Air pollution and fuel emissions are the common sources of human exposure to polycyclic aromatic hydrocarbons (PAHs) and heavy metals. Several studies have suggested potential associations between PAHs/heavy metals and thyroid hormones, however, reports have been inconsistent. In this study, we employed a subpopulation of the adults (n = 1254) who participated in the Korean National Environmental Health Survey 2015–2017, and investigated the association of PAHs and major heavy metals with thyroid hormones, and explored the underlying mechanisms of thyroid disruption. Four PAH metabolites and three heavy metals of lead (Pb), mercury (Hg), and cadmium (Cd) were measured either in urine or in total blood. In addition, thyroid hormones (T3 and T4), TSH, thyroxine-binding globulin (TBG), and thyroid autoantibodies were measured, and peripheral deiodinase activity (GD) and thyroid's secretory capacity (GT) were calculated. Urinary Hg was negatively associated with total T3 in both males and females, while it was positively associated with total T4 among females only. Urinary Hg was related to decreased GD and increased GT in both sexes. In contrast, urinary Cd was positively associated with total T3 and GD in both male and female populations. Urinary Cd also showed a positive association with thyroid autoantibodies, but only in males. A multi-factor model considering co-exposure to multiple chemicals also resulted in similar associations. Among the measured PAH metabolites, only urinary 1-hydroxypyrene showed a negative association with total T3 in males. However, this association was marginal, and disappeared in a multi-chemical model. The present observations are suggestive that exposures to Hg and Cd might disrupt thyroid hormones, possibly through an alteration of deiodinase activity. Association of PAH exposure with thyroid hormone appears to be insignificant.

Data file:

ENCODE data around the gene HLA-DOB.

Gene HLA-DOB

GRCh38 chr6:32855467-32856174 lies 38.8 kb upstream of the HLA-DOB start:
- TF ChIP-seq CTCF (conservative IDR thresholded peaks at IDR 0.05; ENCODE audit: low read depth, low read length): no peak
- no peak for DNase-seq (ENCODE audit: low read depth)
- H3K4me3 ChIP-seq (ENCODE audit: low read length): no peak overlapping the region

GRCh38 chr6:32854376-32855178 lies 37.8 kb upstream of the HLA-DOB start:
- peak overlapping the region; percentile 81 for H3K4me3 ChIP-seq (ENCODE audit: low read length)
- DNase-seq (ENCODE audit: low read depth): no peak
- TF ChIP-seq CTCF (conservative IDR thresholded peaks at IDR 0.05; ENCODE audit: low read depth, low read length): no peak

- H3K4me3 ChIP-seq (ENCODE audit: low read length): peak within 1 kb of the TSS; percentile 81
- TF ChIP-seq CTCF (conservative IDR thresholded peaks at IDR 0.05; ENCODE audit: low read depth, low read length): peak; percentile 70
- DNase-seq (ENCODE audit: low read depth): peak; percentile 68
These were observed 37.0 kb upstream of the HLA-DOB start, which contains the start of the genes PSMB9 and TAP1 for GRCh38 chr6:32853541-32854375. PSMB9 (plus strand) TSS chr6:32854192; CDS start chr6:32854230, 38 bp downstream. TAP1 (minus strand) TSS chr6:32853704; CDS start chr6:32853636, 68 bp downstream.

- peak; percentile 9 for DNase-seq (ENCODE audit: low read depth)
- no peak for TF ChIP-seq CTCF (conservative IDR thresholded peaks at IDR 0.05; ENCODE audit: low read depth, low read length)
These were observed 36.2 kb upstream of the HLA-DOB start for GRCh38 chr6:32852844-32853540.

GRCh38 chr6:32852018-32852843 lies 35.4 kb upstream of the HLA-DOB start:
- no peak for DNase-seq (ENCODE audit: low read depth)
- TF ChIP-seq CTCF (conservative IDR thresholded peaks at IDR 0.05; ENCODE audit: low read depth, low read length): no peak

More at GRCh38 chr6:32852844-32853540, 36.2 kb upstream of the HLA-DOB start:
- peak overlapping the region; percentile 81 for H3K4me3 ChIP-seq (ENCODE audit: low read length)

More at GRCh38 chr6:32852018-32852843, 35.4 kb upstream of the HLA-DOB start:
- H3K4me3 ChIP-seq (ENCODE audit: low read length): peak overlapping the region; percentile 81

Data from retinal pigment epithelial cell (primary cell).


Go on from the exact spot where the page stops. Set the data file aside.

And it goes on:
- Iodothyronine deiodinase
- Polycyclic aromatic hydrocarbons
- Thyroid hormones